Prod. Co: Fox Film Corp. Prod: William Fox Dir: Raoul Walsh, as R.A. Walsh Scr: Adapted from Owen Kildare’s “My Mamie Rose”* by R.A. Walsh and Carl Harbaugh Phot: Georges Benoit

Cast: Rockcliffe Fellowes, Anna Q. Nilsson, Carl Harbaugh, William Sheer

*This is the onscreen credit. The screenplay was also adapted from the 1908 stage play, The Regeneration, which is credited to Kildare and Walter Hackett.

 

Endnotes

  1. Aubrey Solomon, The Fox Film Corporation, 1915–1935: A History and Filmography (Jefferson: McFarland and Company, 2011) p. 14.
  2. Marilyn Ann Moss, Raoul Walsh: The True Adventures of Hollywood’s Legendary Director (Lexington: University of Kentucky Press, 2011) p. 47.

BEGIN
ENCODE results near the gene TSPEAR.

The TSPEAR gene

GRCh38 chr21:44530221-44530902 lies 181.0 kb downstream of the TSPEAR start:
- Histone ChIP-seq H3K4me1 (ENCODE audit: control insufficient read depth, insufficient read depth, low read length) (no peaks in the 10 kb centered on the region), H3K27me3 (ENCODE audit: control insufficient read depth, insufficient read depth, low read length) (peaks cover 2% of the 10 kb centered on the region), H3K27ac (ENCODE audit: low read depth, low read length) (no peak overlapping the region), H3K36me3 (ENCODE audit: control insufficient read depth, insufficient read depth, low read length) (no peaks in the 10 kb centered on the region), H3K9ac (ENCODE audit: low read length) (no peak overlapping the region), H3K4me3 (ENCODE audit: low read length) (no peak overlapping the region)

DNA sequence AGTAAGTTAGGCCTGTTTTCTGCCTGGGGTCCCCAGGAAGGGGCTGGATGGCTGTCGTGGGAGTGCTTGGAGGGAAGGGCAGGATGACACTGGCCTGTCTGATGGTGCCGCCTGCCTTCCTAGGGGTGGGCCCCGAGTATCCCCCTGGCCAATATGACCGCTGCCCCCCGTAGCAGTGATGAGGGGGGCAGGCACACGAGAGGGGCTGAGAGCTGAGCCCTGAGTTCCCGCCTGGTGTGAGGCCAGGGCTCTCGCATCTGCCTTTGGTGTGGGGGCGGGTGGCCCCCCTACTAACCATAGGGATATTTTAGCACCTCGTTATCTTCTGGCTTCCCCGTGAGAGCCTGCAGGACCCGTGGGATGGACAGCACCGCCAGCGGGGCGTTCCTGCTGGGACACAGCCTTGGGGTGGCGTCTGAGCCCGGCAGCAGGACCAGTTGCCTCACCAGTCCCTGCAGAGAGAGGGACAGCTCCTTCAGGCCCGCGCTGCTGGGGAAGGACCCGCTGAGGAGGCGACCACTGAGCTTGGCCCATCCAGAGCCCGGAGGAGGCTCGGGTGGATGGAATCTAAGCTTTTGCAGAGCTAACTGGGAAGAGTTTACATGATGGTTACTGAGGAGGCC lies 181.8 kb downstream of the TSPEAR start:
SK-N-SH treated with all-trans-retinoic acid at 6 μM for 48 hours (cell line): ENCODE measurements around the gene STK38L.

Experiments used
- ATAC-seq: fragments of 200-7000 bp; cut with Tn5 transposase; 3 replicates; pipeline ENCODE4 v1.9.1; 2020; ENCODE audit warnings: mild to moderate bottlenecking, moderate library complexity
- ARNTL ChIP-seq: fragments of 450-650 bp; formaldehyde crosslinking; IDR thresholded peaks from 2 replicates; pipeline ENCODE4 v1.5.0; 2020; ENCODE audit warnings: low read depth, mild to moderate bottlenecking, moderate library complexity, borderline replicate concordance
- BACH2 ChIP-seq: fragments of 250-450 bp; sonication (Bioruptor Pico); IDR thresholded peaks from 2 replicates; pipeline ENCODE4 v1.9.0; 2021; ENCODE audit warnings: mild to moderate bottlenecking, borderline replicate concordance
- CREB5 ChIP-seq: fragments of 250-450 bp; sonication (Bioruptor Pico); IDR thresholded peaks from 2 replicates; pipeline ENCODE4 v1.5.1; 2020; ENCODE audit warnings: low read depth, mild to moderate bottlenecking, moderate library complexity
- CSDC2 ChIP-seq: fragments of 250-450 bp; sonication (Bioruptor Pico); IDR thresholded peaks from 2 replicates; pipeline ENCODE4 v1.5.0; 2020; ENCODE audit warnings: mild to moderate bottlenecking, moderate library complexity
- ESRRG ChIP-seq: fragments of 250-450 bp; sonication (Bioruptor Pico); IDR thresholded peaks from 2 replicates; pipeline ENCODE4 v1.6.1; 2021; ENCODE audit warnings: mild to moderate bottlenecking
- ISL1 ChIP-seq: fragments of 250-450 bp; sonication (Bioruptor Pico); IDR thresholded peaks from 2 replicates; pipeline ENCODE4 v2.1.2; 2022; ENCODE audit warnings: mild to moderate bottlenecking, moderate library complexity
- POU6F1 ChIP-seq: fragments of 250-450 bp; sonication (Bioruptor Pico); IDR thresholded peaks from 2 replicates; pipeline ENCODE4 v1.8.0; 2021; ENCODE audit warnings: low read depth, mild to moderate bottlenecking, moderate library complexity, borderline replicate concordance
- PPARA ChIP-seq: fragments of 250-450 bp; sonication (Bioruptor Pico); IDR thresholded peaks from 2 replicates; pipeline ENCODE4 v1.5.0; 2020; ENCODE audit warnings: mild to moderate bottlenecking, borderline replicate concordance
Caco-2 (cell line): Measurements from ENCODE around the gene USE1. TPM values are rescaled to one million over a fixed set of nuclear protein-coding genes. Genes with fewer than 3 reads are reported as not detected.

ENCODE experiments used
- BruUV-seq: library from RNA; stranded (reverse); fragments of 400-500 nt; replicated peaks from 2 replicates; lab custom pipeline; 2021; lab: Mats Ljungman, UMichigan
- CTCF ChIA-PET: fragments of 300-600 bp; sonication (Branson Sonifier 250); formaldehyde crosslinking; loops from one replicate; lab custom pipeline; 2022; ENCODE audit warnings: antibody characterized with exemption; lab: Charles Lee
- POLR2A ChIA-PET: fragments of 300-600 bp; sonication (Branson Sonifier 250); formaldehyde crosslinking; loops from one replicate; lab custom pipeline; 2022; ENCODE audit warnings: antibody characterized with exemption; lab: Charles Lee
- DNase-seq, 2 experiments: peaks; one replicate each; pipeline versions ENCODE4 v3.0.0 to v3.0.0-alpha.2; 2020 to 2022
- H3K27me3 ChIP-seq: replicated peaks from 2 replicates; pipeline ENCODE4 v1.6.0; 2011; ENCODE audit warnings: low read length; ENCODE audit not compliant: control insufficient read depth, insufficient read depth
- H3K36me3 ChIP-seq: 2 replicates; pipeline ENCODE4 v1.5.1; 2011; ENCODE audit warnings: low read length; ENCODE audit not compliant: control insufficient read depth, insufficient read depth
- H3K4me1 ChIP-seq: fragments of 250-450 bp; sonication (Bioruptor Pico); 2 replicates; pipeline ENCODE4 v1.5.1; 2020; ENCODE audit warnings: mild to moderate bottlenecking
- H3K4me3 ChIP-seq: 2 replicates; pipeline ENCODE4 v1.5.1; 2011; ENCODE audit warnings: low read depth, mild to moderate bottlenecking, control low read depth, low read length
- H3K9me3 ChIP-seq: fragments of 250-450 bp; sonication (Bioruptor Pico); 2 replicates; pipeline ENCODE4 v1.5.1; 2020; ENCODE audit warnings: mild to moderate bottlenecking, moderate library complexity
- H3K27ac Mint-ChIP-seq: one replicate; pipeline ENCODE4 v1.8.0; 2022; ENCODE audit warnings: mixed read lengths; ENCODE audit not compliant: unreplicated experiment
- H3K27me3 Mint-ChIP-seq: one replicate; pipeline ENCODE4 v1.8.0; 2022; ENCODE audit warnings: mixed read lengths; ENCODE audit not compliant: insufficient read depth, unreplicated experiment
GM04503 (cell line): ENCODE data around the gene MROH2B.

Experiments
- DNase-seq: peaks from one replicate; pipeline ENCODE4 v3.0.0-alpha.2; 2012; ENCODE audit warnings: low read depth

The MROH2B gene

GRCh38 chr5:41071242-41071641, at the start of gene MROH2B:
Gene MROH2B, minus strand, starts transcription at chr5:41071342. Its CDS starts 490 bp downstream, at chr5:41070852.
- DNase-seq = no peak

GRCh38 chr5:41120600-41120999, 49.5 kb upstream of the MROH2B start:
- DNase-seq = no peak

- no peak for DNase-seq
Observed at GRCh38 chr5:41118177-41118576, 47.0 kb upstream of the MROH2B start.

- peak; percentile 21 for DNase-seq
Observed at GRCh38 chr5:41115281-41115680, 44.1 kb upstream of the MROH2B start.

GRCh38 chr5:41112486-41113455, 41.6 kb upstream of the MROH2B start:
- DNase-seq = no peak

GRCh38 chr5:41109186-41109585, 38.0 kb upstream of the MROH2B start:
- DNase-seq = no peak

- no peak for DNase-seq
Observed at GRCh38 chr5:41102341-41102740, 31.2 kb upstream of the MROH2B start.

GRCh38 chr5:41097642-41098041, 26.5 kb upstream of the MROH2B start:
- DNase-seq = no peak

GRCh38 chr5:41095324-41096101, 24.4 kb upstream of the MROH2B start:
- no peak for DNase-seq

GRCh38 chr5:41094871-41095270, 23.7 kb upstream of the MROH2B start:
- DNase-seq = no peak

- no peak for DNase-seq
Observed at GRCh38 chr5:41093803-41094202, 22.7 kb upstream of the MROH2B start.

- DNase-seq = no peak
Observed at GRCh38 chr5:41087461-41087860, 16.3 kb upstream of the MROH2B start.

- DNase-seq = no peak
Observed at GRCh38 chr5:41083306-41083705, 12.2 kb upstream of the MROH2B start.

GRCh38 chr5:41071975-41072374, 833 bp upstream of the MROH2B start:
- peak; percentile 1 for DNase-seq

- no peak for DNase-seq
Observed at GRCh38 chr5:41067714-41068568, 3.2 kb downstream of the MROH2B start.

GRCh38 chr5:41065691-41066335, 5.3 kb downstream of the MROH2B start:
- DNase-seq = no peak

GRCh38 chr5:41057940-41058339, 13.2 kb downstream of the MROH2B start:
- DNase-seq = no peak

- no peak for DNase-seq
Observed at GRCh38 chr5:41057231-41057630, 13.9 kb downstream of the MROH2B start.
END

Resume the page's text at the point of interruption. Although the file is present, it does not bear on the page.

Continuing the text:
3. “Kildare a Wreck, Sent to an Asylum,” New York Times, 25 November 1908, p. 2.
  4. “The Bowery Mourns for Owen Kildare,” New York Times, 12 February 1911, p. 16.
  5. Peter Milne, Review of “Regeneration,” Motion Picture News (2 October 1915) p. 83.
  6. Ibid.

About The Author

Shari Kizirian is a freelance editor and writer based in Rio de Janeiro. She co-edits the program book for the San Francisco Silent Film Festival.